A simple HTTP redirection plugin for WordPress.
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Safe Redirect Manager Build Status

A WordPress plugin to safely and easily manage your website's HTTP redirects.


Easily and safely manage your site's redirects the WordPress way. There are many redirect plugins available. Most of them store redirects in the options table or in custom tables. Most of them provide tons of unnecessary options. Some of them have serious performance implications (404 error logging). Safe Redirect Manager stores redirects as Custom Post Types. This makes your data portable and your website scalable. Safe Redirect Manager is built to handle enterprise level traffic and is used on major publishing websites. The plugin comes with only what you need following the WordPress mantra, decisions not options. Actions in filters make the plugin very extensible.


Install the plugin in WordPress. You can download a zip via Github and upload it using the WP plugin uploader.

Non-English Usage

Safe Redirect Manager is available in English, French, and Slovak. Instructions for translating the plugin into other languages are below.


There are no overarching settings for this plugin. To manager redirects navigate to the administration panel. Within the main menu, click "Tools" > "Safe Redirect Manager".

Each redirect contains a few fields that you can utilize:

"Redirect From"

This should be a path relative to the root of your WordPress installation. When someone visits your site with a path that matches this one, a redirect will occur. If your site is located at http://example.com/wp/ and you wanted to redirect http://example.com/wp/about to http://example.com, your "Redirect From" would be /about.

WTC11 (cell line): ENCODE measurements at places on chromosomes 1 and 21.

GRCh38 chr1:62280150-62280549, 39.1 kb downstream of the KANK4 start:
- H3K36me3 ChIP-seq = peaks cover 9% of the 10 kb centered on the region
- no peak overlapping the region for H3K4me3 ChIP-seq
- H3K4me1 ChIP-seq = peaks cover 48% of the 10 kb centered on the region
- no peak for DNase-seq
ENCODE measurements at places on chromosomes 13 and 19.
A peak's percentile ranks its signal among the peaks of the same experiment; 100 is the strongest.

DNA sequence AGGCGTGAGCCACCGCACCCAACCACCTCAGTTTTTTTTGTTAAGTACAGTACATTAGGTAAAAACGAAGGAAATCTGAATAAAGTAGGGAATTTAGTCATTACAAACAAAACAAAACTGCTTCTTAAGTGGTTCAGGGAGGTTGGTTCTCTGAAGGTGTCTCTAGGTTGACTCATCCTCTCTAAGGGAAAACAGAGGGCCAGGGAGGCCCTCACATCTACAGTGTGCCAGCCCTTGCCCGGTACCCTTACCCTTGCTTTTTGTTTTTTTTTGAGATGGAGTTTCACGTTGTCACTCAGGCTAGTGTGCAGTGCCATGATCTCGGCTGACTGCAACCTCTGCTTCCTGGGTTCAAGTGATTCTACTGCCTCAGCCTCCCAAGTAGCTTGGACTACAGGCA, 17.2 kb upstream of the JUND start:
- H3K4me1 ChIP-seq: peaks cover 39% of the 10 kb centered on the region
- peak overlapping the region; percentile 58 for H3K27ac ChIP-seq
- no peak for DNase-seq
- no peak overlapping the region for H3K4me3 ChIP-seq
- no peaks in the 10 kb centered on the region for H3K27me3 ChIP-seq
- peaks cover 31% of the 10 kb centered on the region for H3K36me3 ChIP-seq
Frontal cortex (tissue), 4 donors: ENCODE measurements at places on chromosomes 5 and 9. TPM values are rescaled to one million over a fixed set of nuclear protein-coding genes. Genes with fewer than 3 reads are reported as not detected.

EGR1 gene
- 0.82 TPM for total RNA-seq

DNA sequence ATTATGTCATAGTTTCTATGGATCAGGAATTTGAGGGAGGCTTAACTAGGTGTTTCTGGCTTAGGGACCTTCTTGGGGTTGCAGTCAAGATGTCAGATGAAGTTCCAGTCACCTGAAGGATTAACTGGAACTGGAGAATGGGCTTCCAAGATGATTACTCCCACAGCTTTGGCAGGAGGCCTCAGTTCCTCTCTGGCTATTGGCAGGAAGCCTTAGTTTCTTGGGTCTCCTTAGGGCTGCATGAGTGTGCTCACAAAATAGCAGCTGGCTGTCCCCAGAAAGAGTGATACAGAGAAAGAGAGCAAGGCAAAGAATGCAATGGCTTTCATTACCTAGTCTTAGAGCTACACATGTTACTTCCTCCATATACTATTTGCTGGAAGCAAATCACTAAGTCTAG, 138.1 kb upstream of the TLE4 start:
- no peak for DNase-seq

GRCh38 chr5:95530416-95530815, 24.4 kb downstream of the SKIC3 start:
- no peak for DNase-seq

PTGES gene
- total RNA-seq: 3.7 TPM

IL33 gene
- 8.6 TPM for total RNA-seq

Clicking the "Enable Regex" checkbox allows you to use regular expressions in your path. There are many great tutorials on regular expressions.

You can also use wildcards in your "Redirect From" paths. By adding an * at the end of a URL, your redirect will match any request that starts with your "Redirect From". Wildcards support replacements. This means if you have a wildcard in your from path that matches a string, you can have that string replace a wildcard character in your "Redirect To" path. For example, if your "Redirect From" is /test/*, your "Redirect To" is http://google.com/*, and the requested path is /test/string, the user would be redirect to http://google.com/string.

"Redirect To"

This should be a path i.e. /test or a URL i.e. http://example.com/wp/test. If a requested path matches "Redirect From", they will be redirected here. "Redirect To" supports wildcard and regular expression replacements.

"HTTP Status Code"

HTTP status codes are numbers that contain information about a request i.e. whether it was successful, unauthorized, not found, etc. You should almost always use either 302, temporarily moved, or 301, permanently moved.


  • Redirects are cached using the Transients API. Cache busts occur when redirects are added, updated, and deleted so you shouldn't be serving stale redirects.
  • By default the plugin only allows at most 250 redirects to prevent performance issues. There is a filter srm_max_redirects that you can utilize to up this number.
  • "Redirect From" and requested paths are case insensitive by default.

Redirect loops

By default redirect loop detection is disabled. To prevent redirect loops you can filter srm_check_for_possible_redirect_loops.

add_filter( 'my_srm_redirect_loop_filter', '__return_true' );



Follow the configuration instructions above to setup the plugin. I recommend developing the plugin locally in an environment such as WP Local Docker.


Within the terminal change directories to the plugin folder. Initialize your unit testing environment by running the following command:

bash bin/install-wp-tests.sh database username password host version

Run the plugin tests:



If you identify any errors or have an idea for improving the plugin, please open an issue.